Tess Wilson is a librarian in the field of health information who loves talking loudly about digital literacy, and online privacy. Beyond her library work, she is an arts educator, mentor trainer, beer advocate, and zine enthusiast. She’s a collector of many things, from small rocks to big books.
1. Tell me how you first got involved monitoring and Urban EcoStewards?
I think my first experience volunteering with NMRWA was during my AmeriCorps service year. I can’t remember what or where it was, but what I can remember is how eager I was to get more involved immediately! I signed up for the newsletter and started volunteering more regularly, which eventually led me to find out about becoming an EcoSteward. Having more regular interactions with the team put me on their radar, and allowed me a deeper understanding of what exactly NMRWA does. I must have visibly perked up when I heard about the opportunity to join staff on monitoring trips, because before I knew it I was pulling on my waterproof boots!
2. What’s your first memory of the Nine Mile Run Stream?
Since I moved from Kansas to Pittsburgh in 2013, I’ve steadily migrated east. First Squirrel Hill, then Wilkinsburg, a stint in Regent Square, and now I’ve settled down in Swissvale. Throughout these moves, I’ve maintained close proximity to Frick Park. My dog and I regularly take long sunny strolls down those trails, so the park is inextricably linked to my life in this city! It’s hard to say what my first memory of the stream is. But I do know every time I see it, it makes me feel extremely lucky to live so close to such a lush green space.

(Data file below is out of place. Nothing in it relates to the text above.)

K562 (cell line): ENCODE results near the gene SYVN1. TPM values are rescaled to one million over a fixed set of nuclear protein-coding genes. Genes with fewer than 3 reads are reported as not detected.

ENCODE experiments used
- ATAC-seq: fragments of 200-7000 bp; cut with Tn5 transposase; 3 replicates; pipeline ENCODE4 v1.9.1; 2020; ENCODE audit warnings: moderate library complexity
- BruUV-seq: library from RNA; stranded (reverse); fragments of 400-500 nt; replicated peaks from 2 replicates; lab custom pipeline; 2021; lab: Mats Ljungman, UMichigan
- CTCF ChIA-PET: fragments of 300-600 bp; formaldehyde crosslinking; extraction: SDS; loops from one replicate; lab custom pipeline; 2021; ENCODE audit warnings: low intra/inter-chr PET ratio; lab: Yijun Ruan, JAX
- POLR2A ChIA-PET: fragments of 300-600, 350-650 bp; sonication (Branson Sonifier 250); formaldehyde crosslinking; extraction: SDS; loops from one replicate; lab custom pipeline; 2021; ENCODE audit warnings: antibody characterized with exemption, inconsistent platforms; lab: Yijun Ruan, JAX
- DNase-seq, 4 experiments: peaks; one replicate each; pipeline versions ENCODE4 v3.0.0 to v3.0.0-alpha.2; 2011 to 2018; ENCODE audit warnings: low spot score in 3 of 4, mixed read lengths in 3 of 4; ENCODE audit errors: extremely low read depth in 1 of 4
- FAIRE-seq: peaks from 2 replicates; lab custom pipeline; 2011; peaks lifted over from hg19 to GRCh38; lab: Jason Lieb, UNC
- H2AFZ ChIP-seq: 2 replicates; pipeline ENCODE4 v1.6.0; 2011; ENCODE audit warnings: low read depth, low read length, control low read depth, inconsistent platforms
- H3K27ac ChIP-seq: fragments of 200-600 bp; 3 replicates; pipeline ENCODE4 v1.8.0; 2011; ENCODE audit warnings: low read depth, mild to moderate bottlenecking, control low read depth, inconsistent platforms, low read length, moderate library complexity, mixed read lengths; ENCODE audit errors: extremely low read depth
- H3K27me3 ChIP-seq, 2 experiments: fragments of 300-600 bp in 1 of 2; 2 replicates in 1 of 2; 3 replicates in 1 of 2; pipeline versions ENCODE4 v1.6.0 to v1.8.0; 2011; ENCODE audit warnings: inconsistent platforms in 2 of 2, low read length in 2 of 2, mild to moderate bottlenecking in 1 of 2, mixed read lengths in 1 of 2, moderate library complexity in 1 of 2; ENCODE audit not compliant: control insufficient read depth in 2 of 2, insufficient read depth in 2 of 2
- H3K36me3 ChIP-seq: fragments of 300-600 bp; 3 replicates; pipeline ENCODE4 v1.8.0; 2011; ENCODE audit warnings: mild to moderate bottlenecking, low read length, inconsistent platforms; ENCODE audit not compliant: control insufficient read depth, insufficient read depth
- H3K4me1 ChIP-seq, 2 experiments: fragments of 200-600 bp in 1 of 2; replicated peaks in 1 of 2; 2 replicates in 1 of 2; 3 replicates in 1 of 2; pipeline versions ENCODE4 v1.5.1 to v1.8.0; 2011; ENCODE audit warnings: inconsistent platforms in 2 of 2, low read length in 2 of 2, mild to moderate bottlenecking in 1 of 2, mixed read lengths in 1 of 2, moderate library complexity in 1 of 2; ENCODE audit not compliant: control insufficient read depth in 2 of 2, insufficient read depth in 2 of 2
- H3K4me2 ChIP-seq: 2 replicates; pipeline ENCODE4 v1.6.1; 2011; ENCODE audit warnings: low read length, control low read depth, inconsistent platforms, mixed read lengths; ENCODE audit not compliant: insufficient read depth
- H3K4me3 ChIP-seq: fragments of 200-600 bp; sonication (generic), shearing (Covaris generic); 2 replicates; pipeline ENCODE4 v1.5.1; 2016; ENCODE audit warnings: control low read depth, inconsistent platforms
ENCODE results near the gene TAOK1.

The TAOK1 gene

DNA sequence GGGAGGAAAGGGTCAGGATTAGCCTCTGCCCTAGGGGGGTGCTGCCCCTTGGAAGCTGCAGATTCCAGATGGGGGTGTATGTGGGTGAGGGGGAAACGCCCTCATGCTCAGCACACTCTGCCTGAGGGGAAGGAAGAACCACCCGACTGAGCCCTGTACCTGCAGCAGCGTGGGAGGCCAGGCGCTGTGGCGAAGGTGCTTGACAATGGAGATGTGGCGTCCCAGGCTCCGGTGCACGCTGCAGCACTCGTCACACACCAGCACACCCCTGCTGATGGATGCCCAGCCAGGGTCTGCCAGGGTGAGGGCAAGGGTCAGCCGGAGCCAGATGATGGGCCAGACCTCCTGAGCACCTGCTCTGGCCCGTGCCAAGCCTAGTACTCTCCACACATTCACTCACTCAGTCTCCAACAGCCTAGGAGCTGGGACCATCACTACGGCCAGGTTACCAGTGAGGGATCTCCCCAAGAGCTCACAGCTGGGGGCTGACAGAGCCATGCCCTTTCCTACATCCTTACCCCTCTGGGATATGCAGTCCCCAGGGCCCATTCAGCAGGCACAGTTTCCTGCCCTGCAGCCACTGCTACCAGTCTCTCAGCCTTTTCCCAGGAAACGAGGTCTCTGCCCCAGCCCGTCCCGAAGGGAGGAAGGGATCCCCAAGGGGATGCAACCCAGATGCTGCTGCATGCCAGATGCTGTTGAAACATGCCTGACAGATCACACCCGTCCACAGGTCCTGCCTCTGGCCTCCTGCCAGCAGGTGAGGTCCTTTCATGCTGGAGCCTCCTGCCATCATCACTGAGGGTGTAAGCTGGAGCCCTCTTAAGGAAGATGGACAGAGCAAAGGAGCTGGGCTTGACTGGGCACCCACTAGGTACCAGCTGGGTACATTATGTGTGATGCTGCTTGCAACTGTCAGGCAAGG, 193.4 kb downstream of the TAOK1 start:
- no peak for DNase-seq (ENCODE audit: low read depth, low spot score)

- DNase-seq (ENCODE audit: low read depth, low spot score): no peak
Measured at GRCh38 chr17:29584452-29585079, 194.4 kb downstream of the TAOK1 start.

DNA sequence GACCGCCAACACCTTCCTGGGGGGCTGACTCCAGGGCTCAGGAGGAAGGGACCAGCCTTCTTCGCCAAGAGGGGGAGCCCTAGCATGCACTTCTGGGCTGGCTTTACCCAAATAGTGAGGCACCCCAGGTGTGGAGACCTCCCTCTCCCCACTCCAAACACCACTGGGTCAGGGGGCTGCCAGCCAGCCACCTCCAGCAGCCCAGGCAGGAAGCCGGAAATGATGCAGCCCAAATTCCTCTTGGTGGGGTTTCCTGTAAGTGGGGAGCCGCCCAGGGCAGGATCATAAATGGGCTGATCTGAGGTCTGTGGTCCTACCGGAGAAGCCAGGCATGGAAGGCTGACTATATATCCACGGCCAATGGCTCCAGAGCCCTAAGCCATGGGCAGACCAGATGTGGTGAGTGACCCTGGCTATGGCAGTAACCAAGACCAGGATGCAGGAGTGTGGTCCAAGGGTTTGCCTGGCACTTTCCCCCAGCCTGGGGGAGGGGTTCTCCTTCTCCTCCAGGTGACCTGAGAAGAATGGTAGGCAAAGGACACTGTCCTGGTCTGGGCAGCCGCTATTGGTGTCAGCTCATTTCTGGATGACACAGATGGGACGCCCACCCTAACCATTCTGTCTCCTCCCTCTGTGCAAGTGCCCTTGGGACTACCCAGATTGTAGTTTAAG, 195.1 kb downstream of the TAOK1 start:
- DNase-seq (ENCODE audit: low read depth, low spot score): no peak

3. What do you wish other people knew about restoration or monitoring?
Monitoring puts you in conversation with the stream. It gives you the chance to mark changes over time, witness the seasons through a different lens, and understand more deeply how the stream connects our tiny pocket of the world to even larger ecological conversations. I’m a big proponent of participating in citizen science, as I believe that kind of work brings people closer to the environment. Also, not for nothing, it’s a really fun way to break up a week!
4. What’s it like to be an Urban EcoSteward?
It’s exciting to feel ownership over something that plays such an important role in the lives of our community of critters (people and otherwise). Clearing out invasive plants from your corner of the park adds a visceral element to volunteering, and helps you get even more acquainted with the local ecosystem.
5. When was the last time that you volunteered? How did it make you feel?
I helped with monthly stream monitoring in January. It was still pretty cold out, so it made for a brisk morning! Starting the year off with that familiar routine was energizing and grounding.
6. What keeps you engaged?
Advocating for my community is important to me. (In fact, it’s one of the many reasons I love being a librarian!) Volunteering with NMRWA gives me a chance to take local action in a tangible way.